Broadband News

Traffic management hardware supplier publishes stats

How people use their broadband connections will have changed immensely in the seven years broadband has been available in the UK. To this end, Ellacoya who manufacture a range of traffic management hardware has published some data they have collated, which can be read over on ISP-Planet.

It appears that just 5% of broadband users generate 45.3% of traffic, and a further 40% of users account for only 3.8% of traffic. Unfortunately the ISP-Planet item seems to label the heavier users as hogs, which is perhaps not the best phrase. While in the past it was probably clear that a lot of traffic was from sharing of copyrighted material via peer to peer (P2P) networks, things are rapidly changing as the Ellacoya research seems to show. VoIP traffic is on the increase, and online gaming, if the data is correct, has seen a massive explosion in use. Once you add the emerging audio/video streaming/download services like Sky Anytime, MSN Music and a host of other services, it is easy to see how usage patterns are moving away from just a little bit of bursty web browsing.

What is interesting for UK broadband users is the final paragraph which talks about US broadband providers cracking down on the heaviest users, with a search on showing a number of stealth usage caps. Love them or hate them, caps in the form of easily visible usage allowances or more stealthy fair use policies (FUP) have been part of the UK broadband landscape for a couple of years. One advantage to the majority of consumers is that these policies have helped to drive prices down over a period of three years when wholesale prices have been relatively stable.


Actually, that's called "overselling". But hey.

  • Dawn_Falcon
  • over 14 years ago

Once ISPs are REQUIRED BY LAW to offer what they state in the contract, just as suppliers of beer, cheese, petrol, etc. etc. have to do, I'd like to see a situation where (H)Ellacoya have no sales of this type of equipment in this country.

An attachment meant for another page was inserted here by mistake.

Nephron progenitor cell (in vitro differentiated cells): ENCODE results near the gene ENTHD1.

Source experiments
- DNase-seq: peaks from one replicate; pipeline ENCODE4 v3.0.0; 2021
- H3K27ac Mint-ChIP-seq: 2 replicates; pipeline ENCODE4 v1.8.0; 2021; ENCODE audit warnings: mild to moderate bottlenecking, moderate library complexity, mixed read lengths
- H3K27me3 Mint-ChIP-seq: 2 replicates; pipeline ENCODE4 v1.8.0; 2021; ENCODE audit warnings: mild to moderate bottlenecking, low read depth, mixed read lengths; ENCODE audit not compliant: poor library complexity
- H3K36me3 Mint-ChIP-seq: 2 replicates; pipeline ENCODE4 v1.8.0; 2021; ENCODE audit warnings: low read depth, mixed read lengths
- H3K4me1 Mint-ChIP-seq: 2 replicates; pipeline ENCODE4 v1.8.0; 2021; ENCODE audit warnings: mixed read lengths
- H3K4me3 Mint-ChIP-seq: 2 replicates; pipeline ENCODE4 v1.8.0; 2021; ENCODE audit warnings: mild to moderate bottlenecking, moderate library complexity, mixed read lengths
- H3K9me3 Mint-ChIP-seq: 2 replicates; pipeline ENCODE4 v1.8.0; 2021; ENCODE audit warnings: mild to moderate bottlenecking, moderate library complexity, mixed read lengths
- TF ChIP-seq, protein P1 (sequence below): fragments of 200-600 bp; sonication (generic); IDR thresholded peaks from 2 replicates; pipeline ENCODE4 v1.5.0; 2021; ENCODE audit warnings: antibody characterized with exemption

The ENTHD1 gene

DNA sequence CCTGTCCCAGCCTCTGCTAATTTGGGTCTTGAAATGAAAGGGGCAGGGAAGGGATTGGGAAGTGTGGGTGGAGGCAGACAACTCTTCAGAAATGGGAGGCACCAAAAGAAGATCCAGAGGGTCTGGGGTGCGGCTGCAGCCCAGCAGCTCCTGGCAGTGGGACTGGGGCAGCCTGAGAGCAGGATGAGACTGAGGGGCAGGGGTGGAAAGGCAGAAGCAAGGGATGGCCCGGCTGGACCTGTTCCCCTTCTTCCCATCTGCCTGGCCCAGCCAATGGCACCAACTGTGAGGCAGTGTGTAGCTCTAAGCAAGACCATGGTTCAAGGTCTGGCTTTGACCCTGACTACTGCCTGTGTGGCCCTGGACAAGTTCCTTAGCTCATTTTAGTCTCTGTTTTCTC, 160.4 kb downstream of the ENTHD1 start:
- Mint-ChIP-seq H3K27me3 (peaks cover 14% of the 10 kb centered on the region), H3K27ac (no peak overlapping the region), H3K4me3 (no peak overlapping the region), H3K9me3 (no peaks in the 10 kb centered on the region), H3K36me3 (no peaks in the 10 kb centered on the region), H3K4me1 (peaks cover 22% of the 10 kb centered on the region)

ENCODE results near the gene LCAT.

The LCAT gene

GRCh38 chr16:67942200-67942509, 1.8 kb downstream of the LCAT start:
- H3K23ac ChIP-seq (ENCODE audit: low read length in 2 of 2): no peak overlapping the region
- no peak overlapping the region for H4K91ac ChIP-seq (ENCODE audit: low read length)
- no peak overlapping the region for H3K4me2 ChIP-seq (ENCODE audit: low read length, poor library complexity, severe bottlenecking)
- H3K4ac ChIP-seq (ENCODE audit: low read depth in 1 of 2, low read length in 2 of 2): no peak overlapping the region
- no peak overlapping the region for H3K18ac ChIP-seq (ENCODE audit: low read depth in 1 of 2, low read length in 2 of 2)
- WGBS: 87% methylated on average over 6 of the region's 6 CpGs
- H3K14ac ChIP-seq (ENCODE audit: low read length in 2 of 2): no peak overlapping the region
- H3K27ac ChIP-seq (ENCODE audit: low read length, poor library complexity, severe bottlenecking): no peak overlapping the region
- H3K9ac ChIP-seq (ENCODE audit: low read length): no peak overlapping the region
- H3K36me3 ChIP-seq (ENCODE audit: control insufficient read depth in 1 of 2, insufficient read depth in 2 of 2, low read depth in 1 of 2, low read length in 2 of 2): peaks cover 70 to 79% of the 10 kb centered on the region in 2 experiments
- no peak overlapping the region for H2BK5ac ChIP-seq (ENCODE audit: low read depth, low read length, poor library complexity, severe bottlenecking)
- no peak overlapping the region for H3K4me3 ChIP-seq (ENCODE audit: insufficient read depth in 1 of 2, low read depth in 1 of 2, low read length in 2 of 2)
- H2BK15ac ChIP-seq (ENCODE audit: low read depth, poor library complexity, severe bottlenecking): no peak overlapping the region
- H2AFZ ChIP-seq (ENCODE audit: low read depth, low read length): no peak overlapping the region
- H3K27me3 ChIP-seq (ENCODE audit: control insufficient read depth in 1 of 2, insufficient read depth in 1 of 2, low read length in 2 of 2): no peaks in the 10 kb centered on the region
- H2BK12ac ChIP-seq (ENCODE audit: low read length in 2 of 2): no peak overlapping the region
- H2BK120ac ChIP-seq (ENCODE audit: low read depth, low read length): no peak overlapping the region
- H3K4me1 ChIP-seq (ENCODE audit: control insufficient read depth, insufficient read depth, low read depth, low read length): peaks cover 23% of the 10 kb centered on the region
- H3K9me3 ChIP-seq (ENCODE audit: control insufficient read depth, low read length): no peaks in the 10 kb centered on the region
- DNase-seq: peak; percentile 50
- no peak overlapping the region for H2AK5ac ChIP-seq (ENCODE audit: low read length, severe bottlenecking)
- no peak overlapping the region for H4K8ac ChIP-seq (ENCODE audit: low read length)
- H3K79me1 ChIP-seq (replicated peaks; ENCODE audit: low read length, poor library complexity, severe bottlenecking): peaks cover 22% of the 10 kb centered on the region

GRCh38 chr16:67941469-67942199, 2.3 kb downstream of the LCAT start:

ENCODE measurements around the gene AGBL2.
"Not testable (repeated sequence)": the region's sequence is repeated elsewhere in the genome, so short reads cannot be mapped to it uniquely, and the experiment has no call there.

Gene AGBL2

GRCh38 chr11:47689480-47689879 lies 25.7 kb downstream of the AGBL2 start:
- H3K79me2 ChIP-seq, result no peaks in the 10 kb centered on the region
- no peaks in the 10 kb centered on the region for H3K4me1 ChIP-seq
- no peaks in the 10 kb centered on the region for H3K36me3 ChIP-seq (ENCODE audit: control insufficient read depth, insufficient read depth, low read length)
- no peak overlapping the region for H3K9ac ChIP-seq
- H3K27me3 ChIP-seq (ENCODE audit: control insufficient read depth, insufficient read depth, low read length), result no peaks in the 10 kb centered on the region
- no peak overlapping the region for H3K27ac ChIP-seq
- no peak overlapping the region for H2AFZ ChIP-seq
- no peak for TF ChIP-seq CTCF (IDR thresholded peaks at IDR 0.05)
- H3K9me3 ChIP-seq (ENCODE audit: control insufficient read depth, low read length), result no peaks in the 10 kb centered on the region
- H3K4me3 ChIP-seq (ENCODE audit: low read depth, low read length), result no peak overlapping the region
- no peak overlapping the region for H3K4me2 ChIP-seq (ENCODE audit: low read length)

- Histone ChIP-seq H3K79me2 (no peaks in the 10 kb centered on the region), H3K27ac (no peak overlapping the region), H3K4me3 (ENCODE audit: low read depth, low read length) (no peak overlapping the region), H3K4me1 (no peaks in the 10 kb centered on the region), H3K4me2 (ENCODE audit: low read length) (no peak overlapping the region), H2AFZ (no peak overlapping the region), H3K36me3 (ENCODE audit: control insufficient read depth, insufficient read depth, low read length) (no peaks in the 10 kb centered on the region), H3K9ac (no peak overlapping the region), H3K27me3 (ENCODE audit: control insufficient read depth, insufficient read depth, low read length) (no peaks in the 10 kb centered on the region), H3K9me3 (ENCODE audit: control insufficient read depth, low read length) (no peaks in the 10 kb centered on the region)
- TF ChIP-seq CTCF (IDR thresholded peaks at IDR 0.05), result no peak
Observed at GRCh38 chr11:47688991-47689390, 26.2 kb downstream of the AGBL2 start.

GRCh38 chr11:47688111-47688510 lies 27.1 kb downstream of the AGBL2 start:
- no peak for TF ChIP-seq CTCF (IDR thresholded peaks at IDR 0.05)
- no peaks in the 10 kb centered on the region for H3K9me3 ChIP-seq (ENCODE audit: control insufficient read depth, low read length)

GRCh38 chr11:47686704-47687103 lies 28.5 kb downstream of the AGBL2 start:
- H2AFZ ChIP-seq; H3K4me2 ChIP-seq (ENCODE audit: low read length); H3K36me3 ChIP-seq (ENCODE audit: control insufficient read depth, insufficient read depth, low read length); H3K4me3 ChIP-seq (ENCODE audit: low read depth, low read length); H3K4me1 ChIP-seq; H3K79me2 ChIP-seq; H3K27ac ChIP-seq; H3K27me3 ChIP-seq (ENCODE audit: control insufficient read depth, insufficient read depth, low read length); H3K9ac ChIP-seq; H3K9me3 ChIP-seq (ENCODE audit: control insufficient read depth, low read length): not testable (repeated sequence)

To say you get "up to" 8 bit, and then get throttled to less than dial up speed (on Usenet or P2P for example) is often just a complete con.

  • shaunhw
  • over 14 years ago

No worse than signing up to a fair usage policy and then totally ignoring it.

Hmmm... don't remember ever signing a contract when I last bought a beer!

  • wirelesspacman
  • over 14 years ago

So if you bought a pint, and were only given two thirds of a pint, you'd be happy would you ? Yes I suppose you would.

"Fair usage" policies

How can one ignore something which usually isn't even specifued ? Also some companies "fair usage" has been ridiculously low. Often advertised as "unlimited" but then they come down hard, if you use more than a gig a week in one particular case...

When one buys a pint of beer, that is what what expects to be given.

  • shaunhw
  • over 14 years ago

Beer isn't sold as a contended product - you don't expect to share it with everyone else at the bar. That's the difference.

Broadband is a shared / contended medium where the total capacity is a few % of the total end user connection capacity so moderation in use (voluntary or otherwise) is a prerequisite.

  • herdwick
  • over 14 years ago

If I was given two thirds of a pint, I will be delighted!!! What about receiving only a couple of teaspoon full only?